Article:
We’ve been busy round here. Next Wednesday is my 30th birthday, and we’re throwing a Dia De Los Muertos party in the back yard. I basically wanted to recreate the graveyard in San Miguel De Allende that we spent my birthday in last year, and I’m one of those annoying people who will try and make everything myself, so we’ve been building Katrina statues and gravestones and hanging paper cut outs and gathering flowers. No mariachi bands or actual dead people, but the former we can simulate and the latter I don’t ACTUALLY want at my birthday party…
And it’s been cold. Cold enough for central heating and for steaming mugs of coffee and wrapping up in blankets. Cold enough for the light to get crisp and bright. Cold enough for tarts that are piping hot and fresh out the oven after a roast dinner.
I call things like this mid-week tarts. Because they’re delicious and rustic and the kind of thing that’s nice to have around in the fridge for snacking on or in case guests come over. It could be diner party food, or leftovers-for-breakfast food, or lunch, or afternoon tea break, or anything you want really. And, yeah, I know, it’s fall. And that rhubarb and fall go together like beer and liqueur. But I live in Southern California, where I can get rhubarb at the farmers market. And rhubarb pretty much always excites me. There are tons of things that ARE available that would be delicious in a galette- pears (drizzles with brandy!), apples, persimmons…
What are you guys doing for Halloween or Day of the Dead? Dressing up? Parties? Switching all the lights off and hiding?
Rhubarb galette with an almond crust.
This crust recipe comes from Sarabeth’s cook book. I modified it a bit, switched in gluten free flour, changed the quantities a touch, but that’s it.
For the almond crust:
1/2 cup sliced almonds (or 1/4 cup almond meal)
1 cup plus 1 tb all purpose flour (or gluten free flour)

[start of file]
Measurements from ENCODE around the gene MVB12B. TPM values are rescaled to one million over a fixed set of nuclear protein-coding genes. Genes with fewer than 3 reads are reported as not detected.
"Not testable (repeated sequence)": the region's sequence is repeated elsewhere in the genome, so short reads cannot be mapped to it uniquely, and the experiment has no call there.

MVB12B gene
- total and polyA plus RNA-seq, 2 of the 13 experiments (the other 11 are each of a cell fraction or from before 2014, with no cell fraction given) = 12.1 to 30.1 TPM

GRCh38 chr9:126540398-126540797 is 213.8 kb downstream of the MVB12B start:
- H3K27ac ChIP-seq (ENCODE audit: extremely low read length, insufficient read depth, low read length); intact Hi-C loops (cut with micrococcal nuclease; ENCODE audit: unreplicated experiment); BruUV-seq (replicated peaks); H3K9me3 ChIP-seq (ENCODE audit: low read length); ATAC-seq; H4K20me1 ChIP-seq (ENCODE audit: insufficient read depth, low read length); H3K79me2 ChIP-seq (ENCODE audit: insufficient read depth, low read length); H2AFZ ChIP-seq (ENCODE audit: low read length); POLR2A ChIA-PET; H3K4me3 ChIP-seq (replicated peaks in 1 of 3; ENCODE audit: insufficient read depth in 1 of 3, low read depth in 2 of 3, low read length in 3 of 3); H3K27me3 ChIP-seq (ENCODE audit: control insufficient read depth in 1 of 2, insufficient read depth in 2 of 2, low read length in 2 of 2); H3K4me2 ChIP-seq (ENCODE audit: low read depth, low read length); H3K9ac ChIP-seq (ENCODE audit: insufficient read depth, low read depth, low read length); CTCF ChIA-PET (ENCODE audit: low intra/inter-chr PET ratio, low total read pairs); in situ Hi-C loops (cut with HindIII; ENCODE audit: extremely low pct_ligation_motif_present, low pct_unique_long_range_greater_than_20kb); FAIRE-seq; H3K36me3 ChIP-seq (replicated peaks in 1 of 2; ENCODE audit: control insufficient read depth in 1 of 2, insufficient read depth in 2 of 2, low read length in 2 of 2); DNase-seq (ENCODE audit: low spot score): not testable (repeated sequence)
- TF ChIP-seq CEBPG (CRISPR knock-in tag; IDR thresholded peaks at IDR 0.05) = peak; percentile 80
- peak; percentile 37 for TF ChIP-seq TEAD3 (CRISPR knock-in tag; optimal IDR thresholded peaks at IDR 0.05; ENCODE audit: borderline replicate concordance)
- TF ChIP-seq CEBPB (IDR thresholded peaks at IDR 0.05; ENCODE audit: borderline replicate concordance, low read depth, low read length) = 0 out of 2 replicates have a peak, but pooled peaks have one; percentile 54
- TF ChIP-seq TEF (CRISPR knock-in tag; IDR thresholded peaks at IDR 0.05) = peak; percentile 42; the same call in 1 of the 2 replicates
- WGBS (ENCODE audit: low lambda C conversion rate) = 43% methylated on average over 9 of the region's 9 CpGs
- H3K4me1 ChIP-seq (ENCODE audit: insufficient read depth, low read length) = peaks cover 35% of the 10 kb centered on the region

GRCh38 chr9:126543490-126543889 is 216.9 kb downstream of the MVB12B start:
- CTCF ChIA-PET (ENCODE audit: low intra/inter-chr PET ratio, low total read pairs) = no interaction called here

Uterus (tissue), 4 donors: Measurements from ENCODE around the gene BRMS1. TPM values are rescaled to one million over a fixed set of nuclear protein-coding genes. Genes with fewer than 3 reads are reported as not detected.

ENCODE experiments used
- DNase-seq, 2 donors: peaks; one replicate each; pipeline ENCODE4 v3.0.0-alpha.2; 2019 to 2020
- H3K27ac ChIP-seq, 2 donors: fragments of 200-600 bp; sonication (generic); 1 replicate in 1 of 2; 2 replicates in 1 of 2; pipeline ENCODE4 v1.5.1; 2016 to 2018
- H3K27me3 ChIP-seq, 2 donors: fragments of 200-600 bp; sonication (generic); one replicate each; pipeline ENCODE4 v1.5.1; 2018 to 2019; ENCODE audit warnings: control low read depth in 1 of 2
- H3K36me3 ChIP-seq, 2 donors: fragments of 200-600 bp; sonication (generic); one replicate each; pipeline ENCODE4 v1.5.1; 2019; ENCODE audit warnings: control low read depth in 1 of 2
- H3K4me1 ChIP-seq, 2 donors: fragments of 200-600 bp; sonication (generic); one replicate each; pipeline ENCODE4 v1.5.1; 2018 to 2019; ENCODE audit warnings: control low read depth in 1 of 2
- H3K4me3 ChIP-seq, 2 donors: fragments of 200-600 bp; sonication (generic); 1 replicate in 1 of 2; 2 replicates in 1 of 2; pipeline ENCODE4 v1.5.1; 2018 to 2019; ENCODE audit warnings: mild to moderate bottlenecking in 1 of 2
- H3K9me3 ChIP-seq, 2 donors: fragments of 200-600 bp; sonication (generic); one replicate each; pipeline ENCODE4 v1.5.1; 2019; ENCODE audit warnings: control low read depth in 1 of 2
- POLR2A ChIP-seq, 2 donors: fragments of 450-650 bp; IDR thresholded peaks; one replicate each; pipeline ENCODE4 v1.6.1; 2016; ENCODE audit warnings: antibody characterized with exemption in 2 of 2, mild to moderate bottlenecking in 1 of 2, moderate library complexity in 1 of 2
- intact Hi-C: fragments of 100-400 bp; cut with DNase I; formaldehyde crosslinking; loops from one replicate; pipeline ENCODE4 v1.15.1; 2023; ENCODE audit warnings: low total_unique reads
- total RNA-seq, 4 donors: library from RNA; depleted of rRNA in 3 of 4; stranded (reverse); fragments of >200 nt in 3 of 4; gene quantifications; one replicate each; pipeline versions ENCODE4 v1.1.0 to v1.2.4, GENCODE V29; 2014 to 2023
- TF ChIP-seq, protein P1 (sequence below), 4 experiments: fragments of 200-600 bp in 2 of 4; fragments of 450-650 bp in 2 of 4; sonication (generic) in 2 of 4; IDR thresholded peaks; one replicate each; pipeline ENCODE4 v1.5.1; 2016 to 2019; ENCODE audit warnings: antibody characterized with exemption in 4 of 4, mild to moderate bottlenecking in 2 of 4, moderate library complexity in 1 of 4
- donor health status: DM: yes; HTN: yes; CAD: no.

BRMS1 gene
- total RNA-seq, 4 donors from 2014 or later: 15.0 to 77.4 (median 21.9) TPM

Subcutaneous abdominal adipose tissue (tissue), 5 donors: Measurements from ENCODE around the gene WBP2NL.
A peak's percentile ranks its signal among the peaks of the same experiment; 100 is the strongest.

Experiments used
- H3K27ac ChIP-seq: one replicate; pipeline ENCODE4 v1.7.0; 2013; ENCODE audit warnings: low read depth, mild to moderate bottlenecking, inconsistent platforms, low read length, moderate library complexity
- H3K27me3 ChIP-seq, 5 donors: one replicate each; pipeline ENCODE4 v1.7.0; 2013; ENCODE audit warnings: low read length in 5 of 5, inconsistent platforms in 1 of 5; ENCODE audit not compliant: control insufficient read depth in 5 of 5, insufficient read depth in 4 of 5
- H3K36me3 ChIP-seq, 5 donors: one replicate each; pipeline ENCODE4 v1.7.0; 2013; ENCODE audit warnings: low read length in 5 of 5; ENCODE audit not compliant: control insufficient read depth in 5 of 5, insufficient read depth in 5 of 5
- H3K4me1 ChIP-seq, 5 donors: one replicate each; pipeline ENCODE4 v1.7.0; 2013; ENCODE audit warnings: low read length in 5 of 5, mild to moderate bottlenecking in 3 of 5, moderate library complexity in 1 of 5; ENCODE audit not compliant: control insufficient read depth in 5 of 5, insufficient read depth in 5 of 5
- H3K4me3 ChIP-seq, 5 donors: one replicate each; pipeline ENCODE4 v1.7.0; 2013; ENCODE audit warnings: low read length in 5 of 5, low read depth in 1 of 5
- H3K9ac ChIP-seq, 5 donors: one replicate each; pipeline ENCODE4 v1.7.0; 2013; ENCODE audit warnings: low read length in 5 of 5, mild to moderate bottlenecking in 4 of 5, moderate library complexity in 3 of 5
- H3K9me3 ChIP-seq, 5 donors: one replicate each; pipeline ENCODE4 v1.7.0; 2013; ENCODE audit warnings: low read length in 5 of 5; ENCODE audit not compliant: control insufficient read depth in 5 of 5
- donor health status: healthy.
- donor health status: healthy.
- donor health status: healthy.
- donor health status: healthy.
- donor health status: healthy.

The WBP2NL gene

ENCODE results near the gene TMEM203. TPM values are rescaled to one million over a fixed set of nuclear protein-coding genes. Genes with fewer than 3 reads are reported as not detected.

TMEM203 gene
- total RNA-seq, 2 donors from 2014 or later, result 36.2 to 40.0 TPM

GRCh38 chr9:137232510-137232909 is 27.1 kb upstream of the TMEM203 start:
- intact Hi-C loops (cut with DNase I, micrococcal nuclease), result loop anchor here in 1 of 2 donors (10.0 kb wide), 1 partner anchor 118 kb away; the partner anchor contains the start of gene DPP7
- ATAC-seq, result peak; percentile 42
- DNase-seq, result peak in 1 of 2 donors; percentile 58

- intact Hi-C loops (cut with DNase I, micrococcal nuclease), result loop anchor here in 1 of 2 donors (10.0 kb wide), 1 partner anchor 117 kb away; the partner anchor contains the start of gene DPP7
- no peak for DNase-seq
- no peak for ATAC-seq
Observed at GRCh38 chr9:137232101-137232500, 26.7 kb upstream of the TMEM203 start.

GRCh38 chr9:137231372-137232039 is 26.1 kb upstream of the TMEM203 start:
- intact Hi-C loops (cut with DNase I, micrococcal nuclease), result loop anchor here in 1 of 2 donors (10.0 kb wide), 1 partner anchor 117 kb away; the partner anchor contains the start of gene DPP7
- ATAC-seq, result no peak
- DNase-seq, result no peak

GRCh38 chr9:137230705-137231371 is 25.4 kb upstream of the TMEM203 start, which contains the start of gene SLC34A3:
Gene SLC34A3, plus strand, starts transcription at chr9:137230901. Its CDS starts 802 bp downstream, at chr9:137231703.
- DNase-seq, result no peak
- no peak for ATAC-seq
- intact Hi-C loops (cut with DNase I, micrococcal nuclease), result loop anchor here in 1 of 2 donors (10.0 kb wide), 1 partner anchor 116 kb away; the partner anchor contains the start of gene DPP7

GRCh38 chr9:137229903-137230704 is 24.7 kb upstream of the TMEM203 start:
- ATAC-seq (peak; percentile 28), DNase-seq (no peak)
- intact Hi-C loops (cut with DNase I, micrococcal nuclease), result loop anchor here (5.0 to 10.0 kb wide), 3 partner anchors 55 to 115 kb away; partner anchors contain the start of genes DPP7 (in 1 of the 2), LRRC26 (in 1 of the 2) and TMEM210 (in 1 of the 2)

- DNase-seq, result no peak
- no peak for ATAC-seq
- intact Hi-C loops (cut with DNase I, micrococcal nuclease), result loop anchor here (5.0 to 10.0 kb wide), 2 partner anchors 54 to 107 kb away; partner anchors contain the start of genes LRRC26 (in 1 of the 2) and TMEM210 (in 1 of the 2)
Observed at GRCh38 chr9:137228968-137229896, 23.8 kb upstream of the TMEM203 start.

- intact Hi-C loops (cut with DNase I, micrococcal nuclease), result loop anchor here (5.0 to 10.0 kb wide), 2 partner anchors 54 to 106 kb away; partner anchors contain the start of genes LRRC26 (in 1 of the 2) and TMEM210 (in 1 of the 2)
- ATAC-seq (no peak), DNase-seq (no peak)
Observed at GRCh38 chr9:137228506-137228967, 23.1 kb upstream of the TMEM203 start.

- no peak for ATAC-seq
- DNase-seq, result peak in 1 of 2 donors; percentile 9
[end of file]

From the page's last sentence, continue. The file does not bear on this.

1/4 cup sugar
1/8 tsp salt
8 tb butter
1 egg yolk, beaten
1 tb very cold heavy cream
For the tart:
1 lb rhubarb
1 tsp vanilla
1/2 cup sugar
To make the dough:
Grind the almonds in a blender until like a coarse meal. In a big bowl, dump the flour, ground almonds, sugar and salt. Break the butter (very cold butter) into chunks, and start to mix through with your fingers. Start pinching the butter into the flour, quickly and regularly, until the butter is in pea-sized chunks, and the flour is looking quite grainy. Then, mix together the egg yolk and cream, then pour over the mixture. Using your fingers, quickly bring the mixture together, without working it too much. If it’s too dry, add a tiny bit more cream. It should barely hold together. Roll into a ball. Flatten with the palm of your hand until it’s a disc, then wrap in cling film and refrigerate for at least 30 mins.
To make the tart:
Roll out the pastry dough into a big round on a Silpat or similar. Chop the rhubarb into appropriate size- I laid them out over the round and made little marks where I was going to cut each one. Then lay them out. Mix the sugar and vanilla together, sprinkle liberally over the rhubarb, and fold the edges over. If you’re not going to bake it immediately, stick it on a solid board of some kind in the freezer- mine often hangs out there for a few hours till I’m ready to cook it, that way I’m not frantically making dessert while dinner’s cooking. A chef friend once explained this to me- something about the water in the butter not getting the dough all soggy, and when it cooks it expands quickly, or, er, something. There’s a chemical reason for this. I also like that it’s out of the way. And it does seem to make the crust deliciously flaky. When ready to bake, preheat the oven to 350. Plop 4 dabs of butter (about 1 tsp each) over the rhubarb, and slide into the oven. Bake for 45 minutes, until the crust is golden brown and the rhubarb is very tender.
Cut with a sharp knife- that rhubarb has lots of stringy bits.